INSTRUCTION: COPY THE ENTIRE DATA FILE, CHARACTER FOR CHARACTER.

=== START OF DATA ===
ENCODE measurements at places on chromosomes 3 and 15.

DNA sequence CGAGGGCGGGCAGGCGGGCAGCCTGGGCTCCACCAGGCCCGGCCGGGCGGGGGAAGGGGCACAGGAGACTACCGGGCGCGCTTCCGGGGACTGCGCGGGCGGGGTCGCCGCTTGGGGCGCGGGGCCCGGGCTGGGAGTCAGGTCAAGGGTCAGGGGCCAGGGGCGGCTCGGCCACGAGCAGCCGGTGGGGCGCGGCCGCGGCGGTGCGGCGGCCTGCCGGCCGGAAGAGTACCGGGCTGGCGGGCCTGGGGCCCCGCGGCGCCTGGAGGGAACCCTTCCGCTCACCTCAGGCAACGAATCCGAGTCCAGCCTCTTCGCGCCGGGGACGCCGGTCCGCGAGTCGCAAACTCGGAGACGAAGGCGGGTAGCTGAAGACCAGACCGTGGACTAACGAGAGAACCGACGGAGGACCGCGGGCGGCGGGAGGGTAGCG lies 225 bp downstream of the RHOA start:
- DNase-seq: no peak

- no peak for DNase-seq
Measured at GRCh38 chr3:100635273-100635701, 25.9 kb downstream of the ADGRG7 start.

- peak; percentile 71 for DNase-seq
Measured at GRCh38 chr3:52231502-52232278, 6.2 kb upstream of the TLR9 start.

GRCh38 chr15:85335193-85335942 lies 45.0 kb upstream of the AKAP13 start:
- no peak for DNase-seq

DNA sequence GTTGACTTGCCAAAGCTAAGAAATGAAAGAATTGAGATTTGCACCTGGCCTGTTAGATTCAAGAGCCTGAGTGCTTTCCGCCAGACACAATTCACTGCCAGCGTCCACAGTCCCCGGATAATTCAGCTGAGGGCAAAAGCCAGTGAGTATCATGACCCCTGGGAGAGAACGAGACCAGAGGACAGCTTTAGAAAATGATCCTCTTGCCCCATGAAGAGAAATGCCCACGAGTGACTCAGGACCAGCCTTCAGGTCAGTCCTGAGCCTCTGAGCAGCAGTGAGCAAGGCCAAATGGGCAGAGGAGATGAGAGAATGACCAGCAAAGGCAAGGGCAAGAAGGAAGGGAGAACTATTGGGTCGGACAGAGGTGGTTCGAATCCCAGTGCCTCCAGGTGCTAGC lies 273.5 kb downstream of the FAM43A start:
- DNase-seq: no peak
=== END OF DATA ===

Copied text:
ENCODE measurements at places on chromosomes 3 and 15.

DNA sequence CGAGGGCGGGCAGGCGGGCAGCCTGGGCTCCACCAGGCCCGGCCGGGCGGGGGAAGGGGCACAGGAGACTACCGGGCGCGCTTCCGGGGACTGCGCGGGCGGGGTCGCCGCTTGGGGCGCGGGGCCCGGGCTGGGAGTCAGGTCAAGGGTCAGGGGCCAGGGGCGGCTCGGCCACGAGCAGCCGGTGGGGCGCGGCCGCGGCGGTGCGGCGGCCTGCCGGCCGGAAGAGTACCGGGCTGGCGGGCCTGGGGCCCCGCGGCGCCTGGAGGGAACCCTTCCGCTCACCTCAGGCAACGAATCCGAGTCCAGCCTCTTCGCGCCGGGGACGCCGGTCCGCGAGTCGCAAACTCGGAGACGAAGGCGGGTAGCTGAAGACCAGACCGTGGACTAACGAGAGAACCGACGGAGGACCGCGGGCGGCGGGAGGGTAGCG lies 225 bp downstream of the RHOA start:
- DNase-seq: no peak

- no peak for DNase-seq
Measured at GRCh38 chr3:100635273-100635701, 25.9 kb downstream of the ADGRG7 start.

- peak; percentile 71 for DNase-seq
Measured at GRCh38 chr3:52231502-52232278, 6.2 kb upstream of the TLR9 start.

GRCh38 chr15:85335193-85335942 lies 45.0 kb upstream of the AKAP13 start:
- no peak for DNase-seq

DNA sequence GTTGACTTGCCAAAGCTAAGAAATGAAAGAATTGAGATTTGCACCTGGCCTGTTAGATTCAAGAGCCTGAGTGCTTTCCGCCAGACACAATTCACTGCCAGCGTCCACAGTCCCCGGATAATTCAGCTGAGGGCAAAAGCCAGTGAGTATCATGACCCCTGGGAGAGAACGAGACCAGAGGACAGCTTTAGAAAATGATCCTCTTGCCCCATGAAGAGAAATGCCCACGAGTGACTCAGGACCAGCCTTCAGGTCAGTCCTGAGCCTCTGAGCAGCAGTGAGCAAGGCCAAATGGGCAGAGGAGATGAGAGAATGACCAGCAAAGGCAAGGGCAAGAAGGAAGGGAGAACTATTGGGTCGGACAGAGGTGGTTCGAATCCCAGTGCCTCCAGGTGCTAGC lies 273.5 kb downstream of the FAM43A start:
- DNase-seq: no peak